So many research papers, so little time. How do you separate the wheat from the chaff? You might start with the following five economic and financial papers that appeared in The Capital Spectator’s Research Review column in 2017. In a sea of newly minted studies over the past 12 months, these titles stand out as worthy of a second read.
Time-Varying Risk Premiums and Economic Cycles
Thomas Raffinot (Millesime IS)
Asset returns are not correlated with the business cycle but are primarily caused by the economic cycles. To validate this claim, economic cycles are first rigorously defined, namely the classical business cycle and the growth cycle, better known as the output gap. The description of different economic phases is refined by jointly considering both economic cycles. It improves the classical analysis of economic cycles by considering sometimes two distinct phases and sometimes four distinct phases. The theoretical influence of economic cycles on time-varying risk premiums is then explained based on two key economic concepts: nominal GDP and adaptive expectations. Simple dynamic investment strategies confirm the importance of economical cycles, especially the growth cycle, for euro and dollar-based investors. At last, this economic cyclical framework can improve strategic asset allocation choices.
Asset Allocation in a Low Yield Environment
John Huss (AQR Capital Mgt.), et al.
August 17, 2017
The year 2016 saw bond yields fall to unprecedented low levels in major developed markets, with nominal yields on 10-year German and Japanese government bonds even turning negative. While yields have risen off their lows in 2017, we are still in a very low rate environment. Does this demand exceptional action from investors – even those who usually maintain a strategic allocation to global bonds? We find that it does not, instead it highlights the importance of diversification across many return sources.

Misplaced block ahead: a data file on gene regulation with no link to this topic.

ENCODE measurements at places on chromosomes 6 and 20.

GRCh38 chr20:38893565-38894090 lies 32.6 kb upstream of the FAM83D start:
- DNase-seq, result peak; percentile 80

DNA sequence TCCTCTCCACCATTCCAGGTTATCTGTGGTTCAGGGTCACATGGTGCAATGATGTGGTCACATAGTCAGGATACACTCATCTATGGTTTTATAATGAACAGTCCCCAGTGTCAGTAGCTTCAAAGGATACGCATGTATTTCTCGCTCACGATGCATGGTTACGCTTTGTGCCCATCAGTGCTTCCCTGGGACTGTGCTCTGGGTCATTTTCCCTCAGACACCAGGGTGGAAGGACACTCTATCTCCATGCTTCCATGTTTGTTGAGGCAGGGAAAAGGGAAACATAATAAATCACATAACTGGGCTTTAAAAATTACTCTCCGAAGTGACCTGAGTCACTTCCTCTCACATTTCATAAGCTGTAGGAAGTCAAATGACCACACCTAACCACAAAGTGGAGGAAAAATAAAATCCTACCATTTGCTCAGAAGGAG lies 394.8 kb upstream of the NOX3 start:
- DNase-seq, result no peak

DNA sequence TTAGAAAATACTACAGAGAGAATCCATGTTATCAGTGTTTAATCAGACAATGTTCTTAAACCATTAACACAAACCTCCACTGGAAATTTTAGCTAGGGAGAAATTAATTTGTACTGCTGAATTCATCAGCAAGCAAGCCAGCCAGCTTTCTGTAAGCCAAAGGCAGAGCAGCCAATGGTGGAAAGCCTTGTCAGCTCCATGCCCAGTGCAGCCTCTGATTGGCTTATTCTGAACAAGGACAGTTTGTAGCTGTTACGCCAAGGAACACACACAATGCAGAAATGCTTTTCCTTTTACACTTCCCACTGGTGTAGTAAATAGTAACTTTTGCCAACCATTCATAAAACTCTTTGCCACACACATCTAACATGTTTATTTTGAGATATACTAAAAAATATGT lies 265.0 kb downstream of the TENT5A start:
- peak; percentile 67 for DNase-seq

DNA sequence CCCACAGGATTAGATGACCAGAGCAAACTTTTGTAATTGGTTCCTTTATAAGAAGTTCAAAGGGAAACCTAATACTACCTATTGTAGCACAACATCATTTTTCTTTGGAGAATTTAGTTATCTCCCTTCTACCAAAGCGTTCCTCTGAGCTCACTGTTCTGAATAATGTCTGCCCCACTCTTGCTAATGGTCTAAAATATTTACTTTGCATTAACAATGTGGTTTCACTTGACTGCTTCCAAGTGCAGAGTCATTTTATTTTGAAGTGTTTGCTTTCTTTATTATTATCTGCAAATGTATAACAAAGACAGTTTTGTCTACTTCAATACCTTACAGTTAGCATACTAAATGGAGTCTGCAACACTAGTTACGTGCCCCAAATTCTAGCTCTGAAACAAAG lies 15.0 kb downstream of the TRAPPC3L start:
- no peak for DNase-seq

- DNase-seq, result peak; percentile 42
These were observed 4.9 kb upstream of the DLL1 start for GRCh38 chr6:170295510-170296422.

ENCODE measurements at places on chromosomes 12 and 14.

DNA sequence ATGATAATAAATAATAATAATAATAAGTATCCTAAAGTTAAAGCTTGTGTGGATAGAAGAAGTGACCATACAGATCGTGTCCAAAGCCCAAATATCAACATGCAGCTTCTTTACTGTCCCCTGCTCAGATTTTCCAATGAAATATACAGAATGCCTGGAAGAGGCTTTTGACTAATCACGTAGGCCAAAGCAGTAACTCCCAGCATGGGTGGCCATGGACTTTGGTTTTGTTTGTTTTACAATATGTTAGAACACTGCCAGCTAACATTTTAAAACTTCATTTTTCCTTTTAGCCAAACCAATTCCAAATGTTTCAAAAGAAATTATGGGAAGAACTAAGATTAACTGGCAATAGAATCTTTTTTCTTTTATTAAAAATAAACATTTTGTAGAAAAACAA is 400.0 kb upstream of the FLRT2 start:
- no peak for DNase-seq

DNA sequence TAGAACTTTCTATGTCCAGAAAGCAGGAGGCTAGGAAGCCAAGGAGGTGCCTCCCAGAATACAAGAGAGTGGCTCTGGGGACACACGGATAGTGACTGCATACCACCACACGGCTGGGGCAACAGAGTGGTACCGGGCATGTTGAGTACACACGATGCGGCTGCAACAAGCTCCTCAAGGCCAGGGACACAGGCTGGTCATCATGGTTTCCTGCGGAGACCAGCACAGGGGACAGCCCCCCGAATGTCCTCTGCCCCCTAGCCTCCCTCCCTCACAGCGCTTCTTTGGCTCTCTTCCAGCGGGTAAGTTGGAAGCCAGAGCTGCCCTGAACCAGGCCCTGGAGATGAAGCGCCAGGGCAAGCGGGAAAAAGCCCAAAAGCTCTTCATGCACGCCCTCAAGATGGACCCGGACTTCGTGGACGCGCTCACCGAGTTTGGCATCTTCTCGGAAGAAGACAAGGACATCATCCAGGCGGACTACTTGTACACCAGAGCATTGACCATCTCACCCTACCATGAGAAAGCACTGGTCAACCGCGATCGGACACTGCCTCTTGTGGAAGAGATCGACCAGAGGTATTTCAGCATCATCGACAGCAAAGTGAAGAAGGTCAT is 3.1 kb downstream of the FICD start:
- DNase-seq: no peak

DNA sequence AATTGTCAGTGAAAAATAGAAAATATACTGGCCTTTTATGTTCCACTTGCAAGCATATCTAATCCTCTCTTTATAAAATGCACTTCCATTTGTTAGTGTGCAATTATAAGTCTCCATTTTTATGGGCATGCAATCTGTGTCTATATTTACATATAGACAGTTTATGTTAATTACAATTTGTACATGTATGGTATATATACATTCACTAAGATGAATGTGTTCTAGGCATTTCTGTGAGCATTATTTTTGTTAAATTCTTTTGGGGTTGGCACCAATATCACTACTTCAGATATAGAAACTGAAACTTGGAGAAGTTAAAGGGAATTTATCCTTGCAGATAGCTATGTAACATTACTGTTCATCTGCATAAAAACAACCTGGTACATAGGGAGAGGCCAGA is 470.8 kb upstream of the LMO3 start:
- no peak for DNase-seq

The Most Dangerous (and Ubiquitous) Shortcut in Financial Planning
John West and Amie Ko (Research Affiliates)
Using historical returns to forecast the future is one of the most common shortcuts in financial planning. Investment advisors who use only past returns to forecast future returns may well be creating unrealistic expectations and poor investment outcomes for their clients. Our online Asset Allocation Interactive, which uses starting yields to forecast future long-term returns, gives advisors a rich toolkit with which to construct portfolios most likely to achieve their clients’ financial goals.
When (If Ever) Has it Paid to Wait for a Stock Market Correction?
Victor Haghani and James White (Elm Partners)
Investors are periodically challenged with this question: with funds ready to invest, but faced with a market that is generally perceived to be expensive, is it better to wait for a market correction before investing? Many investors are certain that a correction must be around the corner, and thus little downside exists to holding excess cash. We explore the question of whether the historical record supports their near-certainty by examining the past 115 years of US stock market history. We conclude that while there may be valid reasons to hold excess cash based on specific forward-looking return estimates, the historical record does not suggest that, conditioned on a variety of entry criteria, waiting for a correction has positive expected return.
Can We Use Volatility to Diagnose Financial Bubbles? Lessons from 40 Historical Bubbles
Didier Sornette (ETH Zürich), et al.
April 19, 2017
We inspect the price volatility before, during, and after financial asset bubbles in order to uncover possible commonalities and check empirically whether volatility might be used as an indicator or an early warning signal of an unsustainable price increase and the associated crash. Some researchers and finance practitioners believe that historical and/or implied volatility increase before a crash, but we do not see this as a consistent behavior. We examine forty well-known bubbles and, using creative graphical representations to capture robustly the transient dynamics of the volatility, find that the dynamics of the volatility would not have been a useful predictor of the subsequent crashes. In approximately two-third of the studied bubbles, the crash follows a period of lower volatility, reminiscent of the idiom of a “lull before the storm”. This paradoxical behavior, from the lenses of traditional asset pricing models, further questions the general relationship between risk and return.